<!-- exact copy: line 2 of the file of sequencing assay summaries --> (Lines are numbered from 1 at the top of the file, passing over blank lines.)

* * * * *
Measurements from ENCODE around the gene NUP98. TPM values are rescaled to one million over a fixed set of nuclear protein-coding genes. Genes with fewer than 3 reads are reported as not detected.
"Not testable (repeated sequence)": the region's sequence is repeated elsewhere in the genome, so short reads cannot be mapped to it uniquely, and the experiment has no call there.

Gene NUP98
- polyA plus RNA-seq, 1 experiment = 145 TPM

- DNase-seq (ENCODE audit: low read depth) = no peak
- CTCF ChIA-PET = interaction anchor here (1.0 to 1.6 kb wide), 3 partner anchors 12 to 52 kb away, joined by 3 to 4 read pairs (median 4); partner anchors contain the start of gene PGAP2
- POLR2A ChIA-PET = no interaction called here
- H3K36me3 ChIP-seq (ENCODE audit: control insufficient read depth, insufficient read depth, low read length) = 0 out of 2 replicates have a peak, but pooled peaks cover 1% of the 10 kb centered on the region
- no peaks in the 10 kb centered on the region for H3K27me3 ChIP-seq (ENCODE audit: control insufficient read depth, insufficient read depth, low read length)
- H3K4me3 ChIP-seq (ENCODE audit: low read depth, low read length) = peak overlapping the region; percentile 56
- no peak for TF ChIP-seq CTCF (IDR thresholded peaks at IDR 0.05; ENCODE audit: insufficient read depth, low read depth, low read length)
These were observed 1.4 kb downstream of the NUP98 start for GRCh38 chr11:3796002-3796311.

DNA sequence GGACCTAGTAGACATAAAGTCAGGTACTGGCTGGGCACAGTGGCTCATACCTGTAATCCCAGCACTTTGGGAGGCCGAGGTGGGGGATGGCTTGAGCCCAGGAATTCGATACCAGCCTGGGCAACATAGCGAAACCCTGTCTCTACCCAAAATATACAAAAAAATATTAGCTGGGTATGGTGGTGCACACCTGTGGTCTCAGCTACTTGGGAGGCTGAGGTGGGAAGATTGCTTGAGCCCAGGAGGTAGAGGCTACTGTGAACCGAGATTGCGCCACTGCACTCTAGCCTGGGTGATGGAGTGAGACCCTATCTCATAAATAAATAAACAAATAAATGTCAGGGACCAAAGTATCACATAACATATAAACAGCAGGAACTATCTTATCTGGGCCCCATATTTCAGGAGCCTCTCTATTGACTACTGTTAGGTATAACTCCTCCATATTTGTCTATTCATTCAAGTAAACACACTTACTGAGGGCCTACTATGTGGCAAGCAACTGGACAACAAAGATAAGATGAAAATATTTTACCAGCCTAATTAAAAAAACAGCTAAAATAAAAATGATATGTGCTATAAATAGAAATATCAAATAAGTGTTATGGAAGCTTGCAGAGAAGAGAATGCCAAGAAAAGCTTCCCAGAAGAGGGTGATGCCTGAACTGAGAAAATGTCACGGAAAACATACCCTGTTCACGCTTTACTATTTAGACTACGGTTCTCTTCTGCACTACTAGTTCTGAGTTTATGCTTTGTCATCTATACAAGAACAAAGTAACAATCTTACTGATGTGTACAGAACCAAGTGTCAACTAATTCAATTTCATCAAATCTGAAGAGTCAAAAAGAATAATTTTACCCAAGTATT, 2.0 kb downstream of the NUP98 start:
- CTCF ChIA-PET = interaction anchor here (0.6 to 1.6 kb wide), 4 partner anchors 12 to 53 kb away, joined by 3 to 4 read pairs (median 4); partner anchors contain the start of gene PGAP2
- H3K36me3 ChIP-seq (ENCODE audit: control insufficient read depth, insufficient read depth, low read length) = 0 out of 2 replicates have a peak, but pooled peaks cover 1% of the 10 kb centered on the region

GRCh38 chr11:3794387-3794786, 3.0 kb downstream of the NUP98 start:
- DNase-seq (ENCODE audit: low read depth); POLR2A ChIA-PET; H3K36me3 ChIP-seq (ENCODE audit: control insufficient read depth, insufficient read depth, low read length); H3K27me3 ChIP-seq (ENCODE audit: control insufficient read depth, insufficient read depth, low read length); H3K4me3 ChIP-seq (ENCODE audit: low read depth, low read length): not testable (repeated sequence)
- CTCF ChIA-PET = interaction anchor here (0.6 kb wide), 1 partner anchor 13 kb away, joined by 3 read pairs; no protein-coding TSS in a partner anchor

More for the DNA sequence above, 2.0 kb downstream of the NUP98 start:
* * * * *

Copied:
"Not testable (repeated sequence)": the region's sequence is repeated elsewhere in the genome, so short reads cannot be mapped to it uniquely, and the experiment has no call there.